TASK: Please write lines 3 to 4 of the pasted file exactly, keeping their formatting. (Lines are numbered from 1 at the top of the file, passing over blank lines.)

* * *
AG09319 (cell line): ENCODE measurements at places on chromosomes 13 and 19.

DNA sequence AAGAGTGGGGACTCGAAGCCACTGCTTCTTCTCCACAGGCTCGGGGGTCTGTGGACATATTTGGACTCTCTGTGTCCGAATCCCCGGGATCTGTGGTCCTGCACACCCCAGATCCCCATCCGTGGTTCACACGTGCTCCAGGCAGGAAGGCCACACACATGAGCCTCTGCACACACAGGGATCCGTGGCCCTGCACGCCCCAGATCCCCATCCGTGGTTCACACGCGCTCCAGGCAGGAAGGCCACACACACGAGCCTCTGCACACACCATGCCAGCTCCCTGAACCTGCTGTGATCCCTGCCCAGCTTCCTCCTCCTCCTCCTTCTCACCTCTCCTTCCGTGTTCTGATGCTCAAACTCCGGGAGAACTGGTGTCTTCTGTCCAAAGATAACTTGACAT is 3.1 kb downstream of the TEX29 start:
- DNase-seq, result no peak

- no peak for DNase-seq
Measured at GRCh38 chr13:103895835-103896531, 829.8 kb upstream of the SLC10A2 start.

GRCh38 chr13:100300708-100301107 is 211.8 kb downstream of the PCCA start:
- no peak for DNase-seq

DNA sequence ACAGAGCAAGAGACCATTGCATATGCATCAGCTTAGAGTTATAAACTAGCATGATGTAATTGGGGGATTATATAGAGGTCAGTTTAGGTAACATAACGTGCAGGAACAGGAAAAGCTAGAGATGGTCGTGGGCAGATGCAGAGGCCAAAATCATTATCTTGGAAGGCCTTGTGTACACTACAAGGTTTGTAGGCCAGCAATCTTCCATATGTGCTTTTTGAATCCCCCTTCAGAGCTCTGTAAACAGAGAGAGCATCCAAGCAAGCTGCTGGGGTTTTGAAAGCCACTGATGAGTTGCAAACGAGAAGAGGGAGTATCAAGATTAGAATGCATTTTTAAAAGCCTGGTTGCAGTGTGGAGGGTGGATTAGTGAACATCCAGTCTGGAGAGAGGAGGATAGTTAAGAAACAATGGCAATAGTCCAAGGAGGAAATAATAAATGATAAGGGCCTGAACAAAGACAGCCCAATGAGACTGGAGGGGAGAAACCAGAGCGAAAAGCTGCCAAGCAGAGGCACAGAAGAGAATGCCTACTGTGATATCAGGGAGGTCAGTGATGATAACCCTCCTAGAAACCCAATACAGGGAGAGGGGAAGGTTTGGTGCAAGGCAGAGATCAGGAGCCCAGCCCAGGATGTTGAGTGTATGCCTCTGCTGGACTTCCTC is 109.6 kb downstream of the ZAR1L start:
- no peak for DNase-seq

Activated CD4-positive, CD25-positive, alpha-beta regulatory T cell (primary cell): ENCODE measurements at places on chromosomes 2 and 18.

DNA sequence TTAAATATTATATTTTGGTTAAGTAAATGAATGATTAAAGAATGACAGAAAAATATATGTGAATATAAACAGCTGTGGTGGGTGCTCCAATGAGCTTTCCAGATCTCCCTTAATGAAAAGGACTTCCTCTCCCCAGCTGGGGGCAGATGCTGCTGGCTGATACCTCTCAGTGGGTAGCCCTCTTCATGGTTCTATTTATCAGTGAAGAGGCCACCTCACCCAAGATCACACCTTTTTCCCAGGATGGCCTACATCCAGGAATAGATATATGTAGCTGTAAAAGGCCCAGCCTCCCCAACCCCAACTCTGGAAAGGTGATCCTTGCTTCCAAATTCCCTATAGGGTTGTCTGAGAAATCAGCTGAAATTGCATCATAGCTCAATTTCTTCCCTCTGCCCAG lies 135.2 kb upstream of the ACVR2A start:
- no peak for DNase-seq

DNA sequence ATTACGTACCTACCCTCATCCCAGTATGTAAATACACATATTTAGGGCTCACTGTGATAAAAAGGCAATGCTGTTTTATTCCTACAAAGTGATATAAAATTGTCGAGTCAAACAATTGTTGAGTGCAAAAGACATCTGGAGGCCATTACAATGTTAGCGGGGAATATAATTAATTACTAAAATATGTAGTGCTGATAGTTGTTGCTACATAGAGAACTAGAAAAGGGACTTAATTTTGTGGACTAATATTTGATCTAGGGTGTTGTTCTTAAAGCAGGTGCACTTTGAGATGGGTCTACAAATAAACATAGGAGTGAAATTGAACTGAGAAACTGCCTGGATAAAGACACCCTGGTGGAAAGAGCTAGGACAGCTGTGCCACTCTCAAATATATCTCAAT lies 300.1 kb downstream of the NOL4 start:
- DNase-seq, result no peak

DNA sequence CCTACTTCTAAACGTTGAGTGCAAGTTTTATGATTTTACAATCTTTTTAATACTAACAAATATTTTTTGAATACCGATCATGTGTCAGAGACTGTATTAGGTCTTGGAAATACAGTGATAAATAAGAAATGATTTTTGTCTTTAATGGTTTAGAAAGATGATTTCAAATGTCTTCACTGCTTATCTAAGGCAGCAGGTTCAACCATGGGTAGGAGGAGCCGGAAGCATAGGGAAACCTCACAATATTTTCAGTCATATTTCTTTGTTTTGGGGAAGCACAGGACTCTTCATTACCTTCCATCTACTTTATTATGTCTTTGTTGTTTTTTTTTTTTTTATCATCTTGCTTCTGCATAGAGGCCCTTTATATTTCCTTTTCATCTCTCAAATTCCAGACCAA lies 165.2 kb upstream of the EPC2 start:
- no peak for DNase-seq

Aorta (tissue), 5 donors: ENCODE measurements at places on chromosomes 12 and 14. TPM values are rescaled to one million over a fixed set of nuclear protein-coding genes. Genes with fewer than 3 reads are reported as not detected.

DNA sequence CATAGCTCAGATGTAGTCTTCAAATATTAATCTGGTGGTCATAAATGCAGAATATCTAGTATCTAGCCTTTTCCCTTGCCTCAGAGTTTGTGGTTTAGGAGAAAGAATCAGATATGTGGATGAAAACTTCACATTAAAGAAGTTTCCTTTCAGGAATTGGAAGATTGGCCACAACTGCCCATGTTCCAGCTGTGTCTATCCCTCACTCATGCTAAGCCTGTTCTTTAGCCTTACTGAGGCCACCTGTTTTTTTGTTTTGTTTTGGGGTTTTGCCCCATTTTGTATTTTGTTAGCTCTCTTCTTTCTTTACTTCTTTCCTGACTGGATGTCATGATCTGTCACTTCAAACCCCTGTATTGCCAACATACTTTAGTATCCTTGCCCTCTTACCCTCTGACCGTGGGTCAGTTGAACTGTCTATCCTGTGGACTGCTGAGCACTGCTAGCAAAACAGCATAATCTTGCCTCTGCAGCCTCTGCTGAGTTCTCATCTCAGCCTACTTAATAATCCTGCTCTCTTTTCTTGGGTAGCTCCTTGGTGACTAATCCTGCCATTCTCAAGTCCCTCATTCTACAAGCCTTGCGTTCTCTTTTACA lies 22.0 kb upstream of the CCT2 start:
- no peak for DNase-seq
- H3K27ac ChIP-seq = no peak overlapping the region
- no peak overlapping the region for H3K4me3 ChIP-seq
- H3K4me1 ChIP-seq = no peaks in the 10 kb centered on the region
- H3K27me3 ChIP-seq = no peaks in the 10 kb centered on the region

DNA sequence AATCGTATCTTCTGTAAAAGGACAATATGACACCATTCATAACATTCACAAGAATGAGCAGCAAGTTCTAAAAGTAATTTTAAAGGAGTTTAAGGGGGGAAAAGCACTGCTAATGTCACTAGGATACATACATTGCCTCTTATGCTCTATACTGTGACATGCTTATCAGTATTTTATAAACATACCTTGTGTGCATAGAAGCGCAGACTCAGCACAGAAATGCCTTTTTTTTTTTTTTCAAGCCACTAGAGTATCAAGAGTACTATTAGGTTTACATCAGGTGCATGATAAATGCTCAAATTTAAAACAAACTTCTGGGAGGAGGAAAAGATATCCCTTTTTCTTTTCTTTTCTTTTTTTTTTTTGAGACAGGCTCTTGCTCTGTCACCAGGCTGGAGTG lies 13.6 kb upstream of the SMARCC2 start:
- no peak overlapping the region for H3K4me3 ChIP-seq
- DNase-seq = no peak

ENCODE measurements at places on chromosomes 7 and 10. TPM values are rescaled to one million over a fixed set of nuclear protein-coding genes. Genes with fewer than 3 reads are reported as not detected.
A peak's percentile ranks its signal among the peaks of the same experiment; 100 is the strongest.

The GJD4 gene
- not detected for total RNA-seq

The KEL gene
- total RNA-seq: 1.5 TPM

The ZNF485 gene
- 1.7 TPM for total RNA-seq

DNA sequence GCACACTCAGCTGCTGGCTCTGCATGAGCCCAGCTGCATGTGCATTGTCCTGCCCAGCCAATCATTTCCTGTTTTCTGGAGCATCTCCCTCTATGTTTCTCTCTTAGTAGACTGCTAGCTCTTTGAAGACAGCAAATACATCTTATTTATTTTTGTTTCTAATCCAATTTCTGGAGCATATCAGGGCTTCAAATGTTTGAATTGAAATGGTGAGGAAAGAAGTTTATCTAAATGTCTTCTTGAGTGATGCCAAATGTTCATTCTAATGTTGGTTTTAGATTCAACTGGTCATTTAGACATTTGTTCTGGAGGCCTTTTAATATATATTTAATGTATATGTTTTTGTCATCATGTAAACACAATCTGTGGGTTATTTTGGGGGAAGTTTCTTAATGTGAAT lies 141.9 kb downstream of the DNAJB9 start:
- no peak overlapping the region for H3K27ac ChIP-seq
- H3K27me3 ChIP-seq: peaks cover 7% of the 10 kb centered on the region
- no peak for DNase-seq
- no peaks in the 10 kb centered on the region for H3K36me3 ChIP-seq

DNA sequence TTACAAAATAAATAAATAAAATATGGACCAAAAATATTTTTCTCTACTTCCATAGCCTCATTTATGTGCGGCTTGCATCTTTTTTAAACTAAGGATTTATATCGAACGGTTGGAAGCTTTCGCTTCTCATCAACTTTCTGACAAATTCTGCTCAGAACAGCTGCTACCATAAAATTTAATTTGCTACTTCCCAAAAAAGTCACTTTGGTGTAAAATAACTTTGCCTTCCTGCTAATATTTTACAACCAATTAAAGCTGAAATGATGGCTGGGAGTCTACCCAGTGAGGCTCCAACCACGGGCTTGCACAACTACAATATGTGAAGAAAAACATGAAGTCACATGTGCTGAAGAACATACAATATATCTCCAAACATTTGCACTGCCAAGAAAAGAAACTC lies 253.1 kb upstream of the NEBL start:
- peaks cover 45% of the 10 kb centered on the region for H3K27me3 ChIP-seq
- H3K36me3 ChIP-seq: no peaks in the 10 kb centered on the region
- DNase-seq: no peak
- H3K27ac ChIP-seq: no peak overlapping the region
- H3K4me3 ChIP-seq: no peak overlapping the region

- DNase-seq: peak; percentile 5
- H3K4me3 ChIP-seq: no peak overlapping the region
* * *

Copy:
- DNase-seq, result no peak

- no peak for DNase-seq